20 Apr 09
Nope, not talking about Nadia. A single mother deciding to have one or even several children is totally OK by me as long as she is capable of handling them. But 14? Somewhere, somehow it has to be too much...
@Jenniferp (210)
• United States
17 Apr 09
It is very sad that so many kids are abandoned, but the gov. certainly cannot tell people to not have kids. I do wish that more could be done, I think that edu. and more adoptions for everyone would help. My niece was abandoned at 6 months old, of course she was the kind of mom that stuck coke in the bottle, so she didn't miss much. It has of course, affected her emotionally and always will. As far as older parents, they should definitely we warned of the risk and hopefully will take in to consideration that they may not live to see grandchildren.
1 person likes this
@dawnald (84146)
• Shingle Springs, California
17 Apr 09
They tell you how many kids you can have in China. But I would hope that population control would stay more voluntary here.
• United States
17 Apr 09
lol, China is a communist country!
1 person likes this
@dawnald (84146)
• Shingle Springs, California
17 Apr 09
For sure. But I do wonder, as the world's population grows, how other governments are going to deal with overpopulation. Or IF they are...
@sid556 (31003)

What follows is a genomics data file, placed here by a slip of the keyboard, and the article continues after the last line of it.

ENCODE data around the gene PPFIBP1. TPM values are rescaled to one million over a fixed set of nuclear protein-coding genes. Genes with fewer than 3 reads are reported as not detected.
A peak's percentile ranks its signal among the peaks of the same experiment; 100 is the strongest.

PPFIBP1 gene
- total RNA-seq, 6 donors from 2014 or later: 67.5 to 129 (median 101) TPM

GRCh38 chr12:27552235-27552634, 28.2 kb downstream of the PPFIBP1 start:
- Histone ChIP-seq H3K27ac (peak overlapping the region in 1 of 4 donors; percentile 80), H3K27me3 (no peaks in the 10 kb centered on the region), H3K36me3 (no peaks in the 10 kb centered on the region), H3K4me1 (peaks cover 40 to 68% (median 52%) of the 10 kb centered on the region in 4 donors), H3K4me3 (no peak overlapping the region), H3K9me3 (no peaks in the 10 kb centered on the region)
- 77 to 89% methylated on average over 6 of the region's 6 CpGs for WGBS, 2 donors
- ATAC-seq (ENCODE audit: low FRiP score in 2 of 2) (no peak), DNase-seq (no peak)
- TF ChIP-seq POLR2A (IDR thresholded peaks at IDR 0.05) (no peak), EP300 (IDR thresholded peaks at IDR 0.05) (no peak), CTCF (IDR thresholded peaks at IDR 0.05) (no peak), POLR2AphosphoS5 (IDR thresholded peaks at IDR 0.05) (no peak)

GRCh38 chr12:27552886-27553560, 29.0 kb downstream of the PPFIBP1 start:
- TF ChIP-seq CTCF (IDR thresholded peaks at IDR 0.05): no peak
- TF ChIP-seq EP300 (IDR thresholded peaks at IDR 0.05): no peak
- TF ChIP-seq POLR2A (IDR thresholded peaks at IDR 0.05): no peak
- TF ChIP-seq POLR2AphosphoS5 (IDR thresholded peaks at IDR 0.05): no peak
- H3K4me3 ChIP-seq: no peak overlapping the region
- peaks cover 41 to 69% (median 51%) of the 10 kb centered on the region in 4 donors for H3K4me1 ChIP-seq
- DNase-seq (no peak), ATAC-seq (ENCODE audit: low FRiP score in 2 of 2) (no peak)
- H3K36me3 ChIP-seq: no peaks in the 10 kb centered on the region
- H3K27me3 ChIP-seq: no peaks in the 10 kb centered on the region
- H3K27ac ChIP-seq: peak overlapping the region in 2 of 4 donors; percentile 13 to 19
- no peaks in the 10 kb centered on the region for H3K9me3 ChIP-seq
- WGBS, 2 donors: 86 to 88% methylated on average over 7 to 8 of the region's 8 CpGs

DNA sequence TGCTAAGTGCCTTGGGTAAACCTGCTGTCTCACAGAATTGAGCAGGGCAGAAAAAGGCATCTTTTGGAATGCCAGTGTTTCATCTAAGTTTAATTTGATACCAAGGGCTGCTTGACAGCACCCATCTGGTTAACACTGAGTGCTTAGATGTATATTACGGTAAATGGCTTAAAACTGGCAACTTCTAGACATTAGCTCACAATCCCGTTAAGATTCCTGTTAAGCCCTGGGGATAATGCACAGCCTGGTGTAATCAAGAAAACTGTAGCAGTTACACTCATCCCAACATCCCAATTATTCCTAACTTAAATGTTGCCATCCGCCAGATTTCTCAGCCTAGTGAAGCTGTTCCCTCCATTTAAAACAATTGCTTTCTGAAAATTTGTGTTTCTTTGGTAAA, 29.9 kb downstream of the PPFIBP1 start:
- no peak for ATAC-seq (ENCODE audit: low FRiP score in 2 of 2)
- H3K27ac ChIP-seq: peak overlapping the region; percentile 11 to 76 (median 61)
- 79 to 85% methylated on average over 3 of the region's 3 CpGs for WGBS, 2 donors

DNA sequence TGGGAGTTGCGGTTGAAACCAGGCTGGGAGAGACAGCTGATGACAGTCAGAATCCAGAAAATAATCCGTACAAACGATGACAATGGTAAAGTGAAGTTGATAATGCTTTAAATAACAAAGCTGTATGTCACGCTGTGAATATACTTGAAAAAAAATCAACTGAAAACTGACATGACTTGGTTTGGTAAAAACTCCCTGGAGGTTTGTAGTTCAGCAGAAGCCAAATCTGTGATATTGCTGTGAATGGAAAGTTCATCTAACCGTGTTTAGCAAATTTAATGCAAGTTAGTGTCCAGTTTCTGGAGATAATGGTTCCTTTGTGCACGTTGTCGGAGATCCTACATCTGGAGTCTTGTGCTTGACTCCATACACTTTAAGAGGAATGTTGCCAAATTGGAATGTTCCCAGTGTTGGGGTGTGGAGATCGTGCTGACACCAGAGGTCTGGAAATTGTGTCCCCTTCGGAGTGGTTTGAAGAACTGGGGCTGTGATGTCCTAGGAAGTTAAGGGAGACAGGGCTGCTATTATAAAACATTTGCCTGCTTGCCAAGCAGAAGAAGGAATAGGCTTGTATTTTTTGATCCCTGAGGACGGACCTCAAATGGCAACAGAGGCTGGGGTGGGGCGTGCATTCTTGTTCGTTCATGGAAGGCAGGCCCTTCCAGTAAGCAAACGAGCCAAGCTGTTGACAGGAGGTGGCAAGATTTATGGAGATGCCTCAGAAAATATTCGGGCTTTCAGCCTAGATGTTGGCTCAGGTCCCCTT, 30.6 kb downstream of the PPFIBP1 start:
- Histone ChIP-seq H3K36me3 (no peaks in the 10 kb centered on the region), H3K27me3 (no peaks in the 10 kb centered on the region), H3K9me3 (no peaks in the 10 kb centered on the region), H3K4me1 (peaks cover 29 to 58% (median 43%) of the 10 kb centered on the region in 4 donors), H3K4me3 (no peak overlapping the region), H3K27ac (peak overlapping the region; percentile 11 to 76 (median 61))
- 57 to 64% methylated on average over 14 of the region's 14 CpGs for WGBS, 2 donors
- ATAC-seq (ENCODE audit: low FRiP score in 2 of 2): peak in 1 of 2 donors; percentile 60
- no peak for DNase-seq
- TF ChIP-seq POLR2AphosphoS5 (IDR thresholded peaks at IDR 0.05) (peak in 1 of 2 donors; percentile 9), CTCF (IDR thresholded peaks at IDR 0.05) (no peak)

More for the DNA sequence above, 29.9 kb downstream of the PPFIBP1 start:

• United States
17 Apr 09
I actually think it is kind of selfish to have a child knowing that odds are you won't be around to be a part of that child's life. I get it that perhaps in the case of the 80 yr. old man that maybe the woman wanted a child with him and maybe he was able to leave her financially stable to raise the child on her own. Still, that does not take away the fact that the child benefits greatly from both parents in ways other than monetary. No matter how old the parent is, the child will feel a deep sense of loss when that parent passes. I don't know. I guess so much would depend on the parents and the situation.
1 person likes this
@sid556 (31003)
• United States
17 Apr 09
now that is sad.
1 person likes this
@dawnald (84146)
• Shingle Springs, California
17 Apr 09
Sad but not totally unexpected!
@TLChimes (4842)
• United States
16 Apr 09
I think my answer may upset some... sorry ahead of time. Hopefully I will word it correctly. I think there is such a thing as too old and too young. I don't think a 14 year old has enough life behind them to do the job of raising a kid. I think that an 80 year old doesn't have enough ahead of them. A child needs guidance and strength from their parents. They need to be played with and danced with. There is so much plain old work involved with being a parent.